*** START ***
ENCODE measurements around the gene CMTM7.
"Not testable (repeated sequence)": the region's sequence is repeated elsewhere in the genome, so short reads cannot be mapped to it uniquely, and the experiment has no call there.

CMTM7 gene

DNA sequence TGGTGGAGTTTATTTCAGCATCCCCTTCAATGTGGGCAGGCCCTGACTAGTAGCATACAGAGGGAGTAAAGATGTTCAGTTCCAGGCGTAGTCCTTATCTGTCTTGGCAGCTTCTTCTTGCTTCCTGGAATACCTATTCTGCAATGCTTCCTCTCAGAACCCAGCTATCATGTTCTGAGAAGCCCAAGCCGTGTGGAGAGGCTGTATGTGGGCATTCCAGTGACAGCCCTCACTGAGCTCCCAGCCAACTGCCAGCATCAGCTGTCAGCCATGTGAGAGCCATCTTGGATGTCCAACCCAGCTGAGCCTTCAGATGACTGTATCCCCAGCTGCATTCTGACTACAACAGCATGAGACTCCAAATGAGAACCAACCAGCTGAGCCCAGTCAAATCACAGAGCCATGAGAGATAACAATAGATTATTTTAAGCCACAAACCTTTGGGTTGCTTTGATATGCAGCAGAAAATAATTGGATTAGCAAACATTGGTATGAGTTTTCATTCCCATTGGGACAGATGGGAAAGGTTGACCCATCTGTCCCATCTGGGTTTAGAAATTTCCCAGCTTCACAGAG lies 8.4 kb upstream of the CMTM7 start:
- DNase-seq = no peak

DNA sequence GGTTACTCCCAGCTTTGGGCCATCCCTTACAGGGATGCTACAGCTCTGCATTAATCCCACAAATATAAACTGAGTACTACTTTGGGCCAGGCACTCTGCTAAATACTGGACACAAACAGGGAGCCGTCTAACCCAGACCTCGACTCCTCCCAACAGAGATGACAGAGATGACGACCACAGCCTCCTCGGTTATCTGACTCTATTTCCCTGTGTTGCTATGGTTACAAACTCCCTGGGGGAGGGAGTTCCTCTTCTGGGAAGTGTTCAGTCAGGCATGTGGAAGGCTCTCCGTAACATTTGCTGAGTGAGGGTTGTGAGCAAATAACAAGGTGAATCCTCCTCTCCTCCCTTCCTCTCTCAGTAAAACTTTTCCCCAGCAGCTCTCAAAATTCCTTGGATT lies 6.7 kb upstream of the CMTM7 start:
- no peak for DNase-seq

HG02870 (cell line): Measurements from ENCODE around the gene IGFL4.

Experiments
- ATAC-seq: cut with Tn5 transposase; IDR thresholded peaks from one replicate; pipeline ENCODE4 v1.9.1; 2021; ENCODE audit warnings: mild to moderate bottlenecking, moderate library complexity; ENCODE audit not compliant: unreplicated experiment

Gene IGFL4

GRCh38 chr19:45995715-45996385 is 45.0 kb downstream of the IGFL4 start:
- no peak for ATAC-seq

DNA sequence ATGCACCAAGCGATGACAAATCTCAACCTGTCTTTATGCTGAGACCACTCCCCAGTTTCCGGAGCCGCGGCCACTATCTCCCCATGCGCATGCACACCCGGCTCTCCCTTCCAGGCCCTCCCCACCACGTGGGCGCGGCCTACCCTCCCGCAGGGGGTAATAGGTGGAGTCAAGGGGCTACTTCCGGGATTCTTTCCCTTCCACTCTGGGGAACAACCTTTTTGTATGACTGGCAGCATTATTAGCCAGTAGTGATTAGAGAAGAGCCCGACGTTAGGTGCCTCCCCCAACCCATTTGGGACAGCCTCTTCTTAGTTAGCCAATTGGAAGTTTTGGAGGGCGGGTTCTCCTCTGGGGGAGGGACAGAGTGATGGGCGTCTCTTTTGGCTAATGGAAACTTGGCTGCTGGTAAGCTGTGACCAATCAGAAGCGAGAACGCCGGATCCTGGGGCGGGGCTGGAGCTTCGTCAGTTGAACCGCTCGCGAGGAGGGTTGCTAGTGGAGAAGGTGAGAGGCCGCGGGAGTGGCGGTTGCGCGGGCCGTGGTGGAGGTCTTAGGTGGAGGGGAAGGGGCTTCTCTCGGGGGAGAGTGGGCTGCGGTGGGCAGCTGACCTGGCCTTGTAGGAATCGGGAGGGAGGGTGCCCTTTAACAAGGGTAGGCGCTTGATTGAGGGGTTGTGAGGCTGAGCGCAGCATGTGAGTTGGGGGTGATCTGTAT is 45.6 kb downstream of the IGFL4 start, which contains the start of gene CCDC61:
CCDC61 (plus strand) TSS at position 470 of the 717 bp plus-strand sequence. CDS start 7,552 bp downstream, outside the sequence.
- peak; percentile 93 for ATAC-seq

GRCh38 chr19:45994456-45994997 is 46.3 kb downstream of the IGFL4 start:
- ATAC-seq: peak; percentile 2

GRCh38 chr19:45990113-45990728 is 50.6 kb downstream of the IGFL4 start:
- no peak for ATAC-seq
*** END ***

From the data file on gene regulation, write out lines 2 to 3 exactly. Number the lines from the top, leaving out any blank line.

"Not testable (repeated sequence)": the region's sequence is repeated elsewhere in the genome, so short reads cannot be mapped to it uniquely, and the experiment has no call there.

CMTM7 gene